Getting the hang of it – not!
I picked up the daily the other day and when I saw the headline, I just had to chuckle. My immediate thought was, “Well, dat ain’t gonna happen. Who they kiddin’?” It read, “Belco urges residents to cut back trees and clear debris”.
How often have you seen residents climbing up ladders or using those big poles with saws to take down trees, some inches from live Belco lines? I did it once. De wifey got on my case one day; something about I’m a no-good, lazy SOB and should be doing my part by trimming the overhanging branches so we don’t lose power in the next storm.
Well, I showed her a thing or two. What she forgot was that I am very incompetent when it comes to doing things like that.
I put up a ladder and started sawing. The branches came down, touching the live wires, causing a massive bang and flashes of light that scared the hell out of me. I fell off the ladder and landed on my back with a thud; the falling the branches caused the whole neighbourhood to lose power for hours. Seeing me on the ground, from the back door, the wife shouted out, “I should have listened to my mother. She always said you were a waste of time!” The only gratification I got out of this was that she had just put a soufflé in the “electric oven” that would surely fall.
We all know the weather is changing; my generation had a hand in that, so we take full responsibility — and for that, we are sorry.
We have had more rain than ever this year, causing a massive increase in vegetation growth; for the first time I can remember, my grass was green in August, but unfortunately with that, we get more branches growing through the utility lines.
We are also getting more severe storms this year and two near-misses so far, and now we are keeping our eyes on another one that could be massive and, yes, as I said, most likely because of global warming, whether you believe it or not.
Now, I said that I take responsibility on my part, but undoubtedly, Belco should as well. It has been its burning of fossil fuel that has contributed to the problem. I agree, not as much as some other developing countries, but it does its part. We see the filth that comes out of its stacks and falls on the roofs of nearby customers. Can you imagine what else goes up into the atmosphere, attributing to the global-warming crises we are having while Belco is profiting from it?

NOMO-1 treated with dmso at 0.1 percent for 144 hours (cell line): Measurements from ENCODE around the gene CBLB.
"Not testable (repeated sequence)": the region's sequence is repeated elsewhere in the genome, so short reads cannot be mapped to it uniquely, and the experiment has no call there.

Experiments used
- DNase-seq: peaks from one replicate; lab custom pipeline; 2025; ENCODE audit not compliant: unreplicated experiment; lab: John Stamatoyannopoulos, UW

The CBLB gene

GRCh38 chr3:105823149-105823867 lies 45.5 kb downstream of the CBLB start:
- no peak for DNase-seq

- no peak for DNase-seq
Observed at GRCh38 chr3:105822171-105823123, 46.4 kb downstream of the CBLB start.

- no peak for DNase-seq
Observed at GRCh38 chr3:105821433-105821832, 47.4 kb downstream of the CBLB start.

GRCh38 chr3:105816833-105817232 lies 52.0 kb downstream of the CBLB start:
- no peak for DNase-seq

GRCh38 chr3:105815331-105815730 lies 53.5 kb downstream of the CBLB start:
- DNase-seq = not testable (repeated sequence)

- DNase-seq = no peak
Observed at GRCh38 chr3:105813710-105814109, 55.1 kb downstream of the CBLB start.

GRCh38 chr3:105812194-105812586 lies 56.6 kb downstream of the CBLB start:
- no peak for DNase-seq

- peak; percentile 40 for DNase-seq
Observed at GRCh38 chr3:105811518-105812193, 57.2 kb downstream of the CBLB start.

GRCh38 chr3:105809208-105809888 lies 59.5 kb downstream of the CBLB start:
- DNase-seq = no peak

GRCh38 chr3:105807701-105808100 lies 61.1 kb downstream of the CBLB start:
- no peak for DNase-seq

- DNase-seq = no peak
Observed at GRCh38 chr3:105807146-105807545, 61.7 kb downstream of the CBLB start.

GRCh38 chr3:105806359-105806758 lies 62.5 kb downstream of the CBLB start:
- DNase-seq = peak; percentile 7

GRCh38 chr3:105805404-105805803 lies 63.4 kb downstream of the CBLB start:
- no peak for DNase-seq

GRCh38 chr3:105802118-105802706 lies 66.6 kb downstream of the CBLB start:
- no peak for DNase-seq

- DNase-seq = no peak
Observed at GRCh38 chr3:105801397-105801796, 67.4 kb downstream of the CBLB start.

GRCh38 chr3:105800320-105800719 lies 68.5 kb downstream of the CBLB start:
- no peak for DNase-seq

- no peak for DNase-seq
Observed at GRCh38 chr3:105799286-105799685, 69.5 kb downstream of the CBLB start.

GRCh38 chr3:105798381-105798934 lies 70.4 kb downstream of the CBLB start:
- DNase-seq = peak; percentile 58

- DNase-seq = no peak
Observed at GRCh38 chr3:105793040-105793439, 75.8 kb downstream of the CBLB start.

It is time to come to the plate, Belco; the consumers have been asking you to put these power lines underground for many years. We are sick of losing power whenever there is a little gust of wind, and the usual response is that it is too expensive. I am sick and tired of my friends in St George’s telling me they never lose power and reminding me, with great relish, that their lines are underground.
Well, Belco, it’s high time that you put all those years of reaping profits from us into action by investing in your infrastructure, making your service more reliable, and starting an island-wide project to put the rest of the lines underground, no matter how long it takes. What we are forced to pay and the reliability of what we get just doesn’t add up.
Now, I take my hat off to those hard-working Belco linemen who come out in the rain and wind in the middle of the night to get us back on. They are some of the finest unsung heroes of our island, but surely, it can’t be safe for them, either. I saw our linemen out this week trying to get the upper hand by cutting back trees, but undoubtedly, with the next big blow, we will lose power once again.
Why don’t our bies at Belco, instead of saying, “No, we can’t put the power lines underground because it’s too costly”, do a new study on the cost and logistics, and publish the findings? Indeed, the consumer should have a say in whether we will be willing to absorb part of the costs or not.
Come on, RA, help us out here! You ought to be a catalyst for this change — and a timely change at that!